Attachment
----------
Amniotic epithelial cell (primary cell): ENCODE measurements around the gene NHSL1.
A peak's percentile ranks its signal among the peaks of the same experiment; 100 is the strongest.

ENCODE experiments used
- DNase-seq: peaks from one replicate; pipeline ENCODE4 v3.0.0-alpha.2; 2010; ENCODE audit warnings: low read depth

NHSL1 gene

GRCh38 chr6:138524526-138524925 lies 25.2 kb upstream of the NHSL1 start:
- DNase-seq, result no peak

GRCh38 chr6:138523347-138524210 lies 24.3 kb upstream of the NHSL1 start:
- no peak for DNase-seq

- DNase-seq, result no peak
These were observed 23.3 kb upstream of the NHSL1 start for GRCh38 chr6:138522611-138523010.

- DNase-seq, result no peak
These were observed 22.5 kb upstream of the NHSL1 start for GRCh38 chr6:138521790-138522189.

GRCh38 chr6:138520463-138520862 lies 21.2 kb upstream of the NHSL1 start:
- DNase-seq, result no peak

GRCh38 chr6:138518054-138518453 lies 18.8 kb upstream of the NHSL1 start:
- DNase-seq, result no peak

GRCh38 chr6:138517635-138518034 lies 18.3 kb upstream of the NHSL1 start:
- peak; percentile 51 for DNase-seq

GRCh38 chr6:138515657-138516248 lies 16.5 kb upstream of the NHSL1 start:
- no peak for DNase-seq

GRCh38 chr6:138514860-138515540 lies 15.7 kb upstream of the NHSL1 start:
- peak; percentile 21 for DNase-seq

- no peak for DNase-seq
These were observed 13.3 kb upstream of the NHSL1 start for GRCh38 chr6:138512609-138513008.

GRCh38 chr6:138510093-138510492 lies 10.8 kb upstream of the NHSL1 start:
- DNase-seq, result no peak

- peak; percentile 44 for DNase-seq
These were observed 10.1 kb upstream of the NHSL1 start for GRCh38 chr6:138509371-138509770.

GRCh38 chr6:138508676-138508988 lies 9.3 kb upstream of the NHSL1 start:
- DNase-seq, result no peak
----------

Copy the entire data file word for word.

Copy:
Amniotic epithelial cell (primary cell): ENCODE measurements around the gene NHSL1.
A peak's percentile ranks its signal among the peaks of the same experiment; 100 is the strongest.

ENCODE experiments used
- DNase-seq: peaks from one replicate; pipeline ENCODE4 v3.0.0-alpha.2; 2010; ENCODE audit warnings: low read depth

NHSL1 gene

GRCh38 chr6:138524526-138524925 lies 25.2 kb upstream of the NHSL1 start:
- DNase-seq, result no peak

GRCh38 chr6:138523347-138524210 lies 24.3 kb upstream of the NHSL1 start:
- no peak for DNase-seq

- DNase-seq, result no peak
These were observed 23.3 kb upstream of the NHSL1 start for GRCh38 chr6:138522611-138523010.

- DNase-seq, result no peak
These were observed 22.5 kb upstream of the NHSL1 start for GRCh38 chr6:138521790-138522189.

GRCh38 chr6:138520463-138520862 lies 21.2 kb upstream of the NHSL1 start:
- DNase-seq, result no peak

GRCh38 chr6:138518054-138518453 lies 18.8 kb upstream of the NHSL1 start:
- DNase-seq, result no peak

GRCh38 chr6:138517635-138518034 lies 18.3 kb upstream of the NHSL1 start:
- peak; percentile 51 for DNase-seq

GRCh38 chr6:138515657-138516248 lies 16.5 kb upstream of the NHSL1 start:
- no peak for DNase-seq

GRCh38 chr6:138514860-138515540 lies 15.7 kb upstream of the NHSL1 start:
- peak; percentile 21 for DNase-seq

- no peak for DNase-seq
These were observed 13.3 kb upstream of the NHSL1 start for GRCh38 chr6:138512609-138513008.

GRCh38 chr6:138510093-138510492 lies 10.8 kb upstream of the NHSL1 start:
- DNase-seq, result no peak

- peak; percentile 44 for DNase-seq
These were observed 10.1 kb upstream of the NHSL1 start for GRCh38 chr6:138509371-138509770.

GRCh38 chr6:138508676-138508988 lies 9.3 kb upstream of the NHSL1 start:
- DNase-seq, result no peak